Apache Foundation rushes out Arrow as 'Top-Level Project'
... then it took an Arrow to the TLP
The Apache Software Foundation has today announced Apache Arrow, its new project which aims to provide a cross-system data layer for columnar in-memory analytics.
While Apache projects normally go through incubation periods, Arrow has been immediately announced as a Top-Level Project, and its code – seeded from the Apache Drill project – is being released today.
Apache Arrow is intended to establish a "de-facto standard for columnar in-memory processing and interchange," although its first formal release is a few months away.
Jacques Nadeau, veep of both Arrow and Drill, modestly said: "We anticipate the majority of the world's data will be processed through Arrow within the next few years."
Talking to The Register, Nadeau said that "key guys" from other Apache Big Data projects – comprising Calcite, Cassandra, Drill, Hadoop, HBase, Impala, Kudu (incubating), Parquet, Phoenix, Spark and Storm – "as well as established and emerging Open Source projects such as Pandas and Ibis" are involved.
In addition to traditional relational data, Arrow supports complex data with dynamic schemas. For example, Arrow can handle JSON data, which is commonly used in IoT workloads, modern applications and log files. Implementations are also available (or under way) for a number of programming languages including Java, C++ and Python to allow greater interoperability.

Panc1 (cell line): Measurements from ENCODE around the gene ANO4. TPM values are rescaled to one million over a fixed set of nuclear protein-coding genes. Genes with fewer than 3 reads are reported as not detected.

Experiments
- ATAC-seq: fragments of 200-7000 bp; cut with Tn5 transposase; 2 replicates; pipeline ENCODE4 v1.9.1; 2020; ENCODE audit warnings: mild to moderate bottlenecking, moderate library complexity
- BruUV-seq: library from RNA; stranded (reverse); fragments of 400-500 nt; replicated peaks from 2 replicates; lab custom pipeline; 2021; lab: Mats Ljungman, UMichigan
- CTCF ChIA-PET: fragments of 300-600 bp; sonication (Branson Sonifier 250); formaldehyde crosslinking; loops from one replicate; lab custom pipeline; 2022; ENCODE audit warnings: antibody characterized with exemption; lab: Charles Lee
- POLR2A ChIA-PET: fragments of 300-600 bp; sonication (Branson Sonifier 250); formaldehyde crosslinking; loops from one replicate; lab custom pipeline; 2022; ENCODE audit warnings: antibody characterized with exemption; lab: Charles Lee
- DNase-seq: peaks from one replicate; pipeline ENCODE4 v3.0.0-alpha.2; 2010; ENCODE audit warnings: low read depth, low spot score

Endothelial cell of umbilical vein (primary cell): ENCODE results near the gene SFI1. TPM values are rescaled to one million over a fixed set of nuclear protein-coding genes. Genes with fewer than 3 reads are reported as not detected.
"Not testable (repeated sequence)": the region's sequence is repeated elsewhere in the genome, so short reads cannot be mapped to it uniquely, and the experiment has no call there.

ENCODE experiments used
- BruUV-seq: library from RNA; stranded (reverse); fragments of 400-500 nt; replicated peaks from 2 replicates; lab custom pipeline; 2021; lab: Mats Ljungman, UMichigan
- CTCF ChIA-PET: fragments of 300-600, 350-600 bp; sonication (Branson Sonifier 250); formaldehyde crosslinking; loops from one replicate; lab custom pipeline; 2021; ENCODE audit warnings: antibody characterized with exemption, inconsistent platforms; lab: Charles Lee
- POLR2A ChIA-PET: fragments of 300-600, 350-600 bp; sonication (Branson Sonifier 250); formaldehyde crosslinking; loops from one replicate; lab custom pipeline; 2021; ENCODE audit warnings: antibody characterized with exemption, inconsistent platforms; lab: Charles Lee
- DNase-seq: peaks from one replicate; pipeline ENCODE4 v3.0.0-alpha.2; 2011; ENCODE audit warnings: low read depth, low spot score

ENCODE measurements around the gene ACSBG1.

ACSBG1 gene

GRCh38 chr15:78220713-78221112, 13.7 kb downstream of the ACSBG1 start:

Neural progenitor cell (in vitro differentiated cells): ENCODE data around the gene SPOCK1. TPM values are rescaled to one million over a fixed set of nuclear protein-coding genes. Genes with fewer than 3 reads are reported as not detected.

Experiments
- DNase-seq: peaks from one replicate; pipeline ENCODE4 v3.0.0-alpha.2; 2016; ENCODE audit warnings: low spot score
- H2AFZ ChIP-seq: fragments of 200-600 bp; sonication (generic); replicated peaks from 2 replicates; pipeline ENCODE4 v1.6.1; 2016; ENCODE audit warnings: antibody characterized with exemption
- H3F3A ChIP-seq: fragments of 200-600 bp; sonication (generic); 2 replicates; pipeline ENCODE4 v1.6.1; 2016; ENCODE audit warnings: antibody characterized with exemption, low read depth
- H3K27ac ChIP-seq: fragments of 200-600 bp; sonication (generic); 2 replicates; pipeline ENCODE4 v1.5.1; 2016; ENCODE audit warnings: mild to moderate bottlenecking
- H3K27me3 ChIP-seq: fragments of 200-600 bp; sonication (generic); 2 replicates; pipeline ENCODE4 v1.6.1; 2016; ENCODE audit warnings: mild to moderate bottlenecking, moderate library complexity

Todd Lipcon, founder of the Apache Kudu project and member of Arrow's Project Management Committee, said: "Modern CPUs are designed to exploit data-level parallelism via vectorized operations and SIMD instructions. Arrow facilitates such processing."
Apache claimed that, for many workloads, 70-80 per cent of CPU cycles were spent serializing and deserializing data. Arrow is intended to solve this problem by "enabling data to be shared between systems and processes with no serialization, deserialization or memory copies."
Allowing multiple systems to work better without the overhead of moving data between them is what Apache will do, Nadeau told us.
"You have to move data around between different nodes, and potentially move it between Java and Python, for instance," Nadeau added, "so any time doing this between two different programming environments, or engines, all of those transfers benefit from the lack of serialization/deserialization."
"An industry-standard columnar in-memory data layer enables users to combine multiple systems, applications and programming languages in a single workload without the usual overhead," said Ted Dunning, Vice President of the Apache Incubator and member of the Arrow PMC. ®